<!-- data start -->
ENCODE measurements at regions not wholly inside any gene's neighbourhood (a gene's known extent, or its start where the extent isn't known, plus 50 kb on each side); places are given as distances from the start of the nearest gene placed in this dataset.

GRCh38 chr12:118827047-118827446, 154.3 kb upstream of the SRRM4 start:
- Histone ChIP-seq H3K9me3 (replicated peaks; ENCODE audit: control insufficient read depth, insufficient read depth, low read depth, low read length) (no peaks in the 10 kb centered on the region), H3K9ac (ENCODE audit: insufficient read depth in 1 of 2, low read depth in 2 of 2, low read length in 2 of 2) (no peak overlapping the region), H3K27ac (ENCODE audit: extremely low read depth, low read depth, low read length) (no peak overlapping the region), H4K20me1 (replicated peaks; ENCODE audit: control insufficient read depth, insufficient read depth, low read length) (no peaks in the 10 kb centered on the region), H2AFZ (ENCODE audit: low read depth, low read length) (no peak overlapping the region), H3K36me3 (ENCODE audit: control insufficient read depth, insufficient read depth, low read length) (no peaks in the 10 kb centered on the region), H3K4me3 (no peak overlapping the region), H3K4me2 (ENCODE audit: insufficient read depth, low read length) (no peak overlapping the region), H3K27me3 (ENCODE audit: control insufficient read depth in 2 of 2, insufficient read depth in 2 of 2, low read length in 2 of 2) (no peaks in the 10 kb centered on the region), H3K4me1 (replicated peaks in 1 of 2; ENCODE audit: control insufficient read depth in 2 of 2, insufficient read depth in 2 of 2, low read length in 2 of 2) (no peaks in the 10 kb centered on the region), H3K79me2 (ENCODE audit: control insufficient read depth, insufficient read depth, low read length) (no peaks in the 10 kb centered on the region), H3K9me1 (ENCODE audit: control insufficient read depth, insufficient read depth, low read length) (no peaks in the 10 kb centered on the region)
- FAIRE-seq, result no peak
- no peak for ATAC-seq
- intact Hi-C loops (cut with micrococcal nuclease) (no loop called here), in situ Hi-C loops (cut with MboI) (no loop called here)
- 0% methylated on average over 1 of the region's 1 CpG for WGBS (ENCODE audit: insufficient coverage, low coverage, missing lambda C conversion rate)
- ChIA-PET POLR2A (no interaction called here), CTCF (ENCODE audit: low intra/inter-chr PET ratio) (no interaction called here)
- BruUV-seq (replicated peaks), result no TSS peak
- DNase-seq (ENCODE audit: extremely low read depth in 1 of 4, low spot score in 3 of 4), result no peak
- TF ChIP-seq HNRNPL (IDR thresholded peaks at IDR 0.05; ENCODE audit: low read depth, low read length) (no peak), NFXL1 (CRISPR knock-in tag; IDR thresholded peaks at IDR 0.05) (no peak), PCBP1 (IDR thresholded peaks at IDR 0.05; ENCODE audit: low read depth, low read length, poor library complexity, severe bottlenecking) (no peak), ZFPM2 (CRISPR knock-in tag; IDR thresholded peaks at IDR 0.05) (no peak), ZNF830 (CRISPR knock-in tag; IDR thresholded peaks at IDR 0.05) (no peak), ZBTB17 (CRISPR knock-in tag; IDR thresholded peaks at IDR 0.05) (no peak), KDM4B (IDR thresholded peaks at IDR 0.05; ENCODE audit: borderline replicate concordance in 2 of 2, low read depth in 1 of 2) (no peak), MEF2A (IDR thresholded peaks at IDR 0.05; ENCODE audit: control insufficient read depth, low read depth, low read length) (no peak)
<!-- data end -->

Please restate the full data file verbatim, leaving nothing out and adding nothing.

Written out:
ENCODE measurements at regions not wholly inside any gene's neighbourhood (a gene's known extent, or its start where the extent isn't known, plus 50 kb on each side); places are given as distances from the start of the nearest gene placed in this dataset.

GRCh38 chr12:118827047-118827446, 154.3 kb upstream of the SRRM4 start:
- Histone ChIP-seq H3K9me3 (replicated peaks; ENCODE audit: control insufficient read depth, insufficient read depth, low read depth, low read length) (no peaks in the 10 kb centered on the region), H3K9ac (ENCODE audit: insufficient read depth in 1 of 2, low read depth in 2 of 2, low read length in 2 of 2) (no peak overlapping the region), H3K27ac (ENCODE audit: extremely low read depth, low read depth, low read length) (no peak overlapping the region), H4K20me1 (replicated peaks; ENCODE audit: control insufficient read depth, insufficient read depth, low read length) (no peaks in the 10 kb centered on the region), H2AFZ (ENCODE audit: low read depth, low read length) (no peak overlapping the region), H3K36me3 (ENCODE audit: control insufficient read depth, insufficient read depth, low read length) (no peaks in the 10 kb centered on the region), H3K4me3 (no peak overlapping the region), H3K4me2 (ENCODE audit: insufficient read depth, low read length) (no peak overlapping the region), H3K27me3 (ENCODE audit: control insufficient read depth in 2 of 2, insufficient read depth in 2 of 2, low read length in 2 of 2) (no peaks in the 10 kb centered on the region), H3K4me1 (replicated peaks in 1 of 2; ENCODE audit: control insufficient read depth in 2 of 2, insufficient read depth in 2 of 2, low read length in 2 of 2) (no peaks in the 10 kb centered on the region), H3K79me2 (ENCODE audit: control insufficient read depth, insufficient read depth, low read length) (no peaks in the 10 kb centered on the region), H3K9me1 (ENCODE audit: control insufficient read depth, insufficient read depth, low read length) (no peaks in the 10 kb centered on the region)
- FAIRE-seq, result no peak
- no peak for ATAC-seq
- intact Hi-C loops (cut with micrococcal nuclease) (no loop called here), in situ Hi-C loops (cut with MboI) (no loop called here)
- 0% methylated on average over 1 of the region's 1 CpG for WGBS (ENCODE audit: insufficient coverage, low coverage, missing lambda C conversion rate)
- ChIA-PET POLR2A (no interaction called here), CTCF (ENCODE audit: low intra/inter-chr PET ratio) (no interaction called here)
- BruUV-seq (replicated peaks), result no TSS peak
- DNase-seq (ENCODE audit: extremely low read depth in 1 of 4, low spot score in 3 of 4), result no peak
- TF ChIP-seq HNRNPL (IDR thresholded peaks at IDR 0.05; ENCODE audit: low read depth, low read length) (no peak), NFXL1 (CRISPR knock-in tag; IDR thresholded peaks at IDR 0.05) (no peak), PCBP1 (IDR thresholded peaks at IDR 0.05; ENCODE audit: low read depth, low read length, poor library complexity, severe bottlenecking) (no peak), ZFPM2 (CRISPR knock-in tag; IDR thresholded peaks at IDR 0.05) (no peak), ZNF830 (CRISPR knock-in tag; IDR thresholded peaks at IDR 0.05) (no peak), ZBTB17 (CRISPR knock-in tag; IDR thresholded peaks at IDR 0.05) (no peak), KDM4B (IDR thresholded peaks at IDR 0.05; ENCODE audit: borderline replicate concordance in 2 of 2, low read depth in 1 of 2) (no peak), MEF2A (IDR thresholded peaks at IDR 0.05; ENCODE audit: control insufficient read depth, low read depth, low read length) (no peak)